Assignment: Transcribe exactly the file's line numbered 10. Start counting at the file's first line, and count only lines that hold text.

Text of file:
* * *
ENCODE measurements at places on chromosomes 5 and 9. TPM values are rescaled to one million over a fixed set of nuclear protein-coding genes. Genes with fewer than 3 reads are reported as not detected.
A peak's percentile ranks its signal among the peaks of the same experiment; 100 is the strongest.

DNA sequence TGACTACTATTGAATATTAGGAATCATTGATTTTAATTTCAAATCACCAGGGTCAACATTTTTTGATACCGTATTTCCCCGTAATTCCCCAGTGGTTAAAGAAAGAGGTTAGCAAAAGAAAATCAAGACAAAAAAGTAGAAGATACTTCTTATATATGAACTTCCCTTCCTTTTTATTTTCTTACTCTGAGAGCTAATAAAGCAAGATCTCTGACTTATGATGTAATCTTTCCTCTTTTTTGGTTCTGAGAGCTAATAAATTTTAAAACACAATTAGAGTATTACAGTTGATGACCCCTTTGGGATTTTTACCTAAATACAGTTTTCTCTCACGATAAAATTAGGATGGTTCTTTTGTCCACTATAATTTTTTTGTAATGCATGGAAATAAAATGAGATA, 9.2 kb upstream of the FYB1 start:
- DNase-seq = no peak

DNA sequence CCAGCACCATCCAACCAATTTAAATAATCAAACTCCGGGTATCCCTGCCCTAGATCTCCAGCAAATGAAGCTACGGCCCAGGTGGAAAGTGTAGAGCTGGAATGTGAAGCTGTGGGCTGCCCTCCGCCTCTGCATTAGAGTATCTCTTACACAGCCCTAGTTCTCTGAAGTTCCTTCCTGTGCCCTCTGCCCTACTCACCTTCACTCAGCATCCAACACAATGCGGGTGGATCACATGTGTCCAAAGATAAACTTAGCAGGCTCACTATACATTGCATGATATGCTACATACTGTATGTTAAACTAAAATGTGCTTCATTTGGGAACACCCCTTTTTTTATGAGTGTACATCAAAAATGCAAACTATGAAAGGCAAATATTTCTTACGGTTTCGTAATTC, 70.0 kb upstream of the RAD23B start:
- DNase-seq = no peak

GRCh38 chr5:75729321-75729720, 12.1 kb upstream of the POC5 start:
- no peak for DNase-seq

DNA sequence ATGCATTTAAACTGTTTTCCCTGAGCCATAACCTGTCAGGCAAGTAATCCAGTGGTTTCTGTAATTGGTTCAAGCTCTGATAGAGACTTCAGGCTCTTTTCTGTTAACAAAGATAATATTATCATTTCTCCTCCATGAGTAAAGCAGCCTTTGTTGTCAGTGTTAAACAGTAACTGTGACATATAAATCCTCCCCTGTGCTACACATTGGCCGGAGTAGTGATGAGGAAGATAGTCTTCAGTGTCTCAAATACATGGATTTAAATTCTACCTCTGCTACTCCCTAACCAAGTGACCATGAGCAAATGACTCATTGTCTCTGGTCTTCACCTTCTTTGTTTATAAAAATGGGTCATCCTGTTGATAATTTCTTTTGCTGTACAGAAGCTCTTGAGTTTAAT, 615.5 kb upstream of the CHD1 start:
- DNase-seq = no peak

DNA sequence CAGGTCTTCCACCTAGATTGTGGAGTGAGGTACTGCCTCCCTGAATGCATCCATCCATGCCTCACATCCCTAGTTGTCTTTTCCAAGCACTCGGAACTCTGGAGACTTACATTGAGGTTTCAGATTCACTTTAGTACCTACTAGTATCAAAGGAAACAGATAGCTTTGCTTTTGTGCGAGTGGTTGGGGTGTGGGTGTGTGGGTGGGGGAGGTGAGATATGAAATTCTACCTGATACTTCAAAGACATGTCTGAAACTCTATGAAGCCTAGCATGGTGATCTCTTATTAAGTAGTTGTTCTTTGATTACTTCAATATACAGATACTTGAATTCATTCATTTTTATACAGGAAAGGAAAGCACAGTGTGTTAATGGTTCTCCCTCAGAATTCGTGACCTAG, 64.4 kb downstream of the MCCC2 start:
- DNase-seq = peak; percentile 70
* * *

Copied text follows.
- DNase-seq = no peak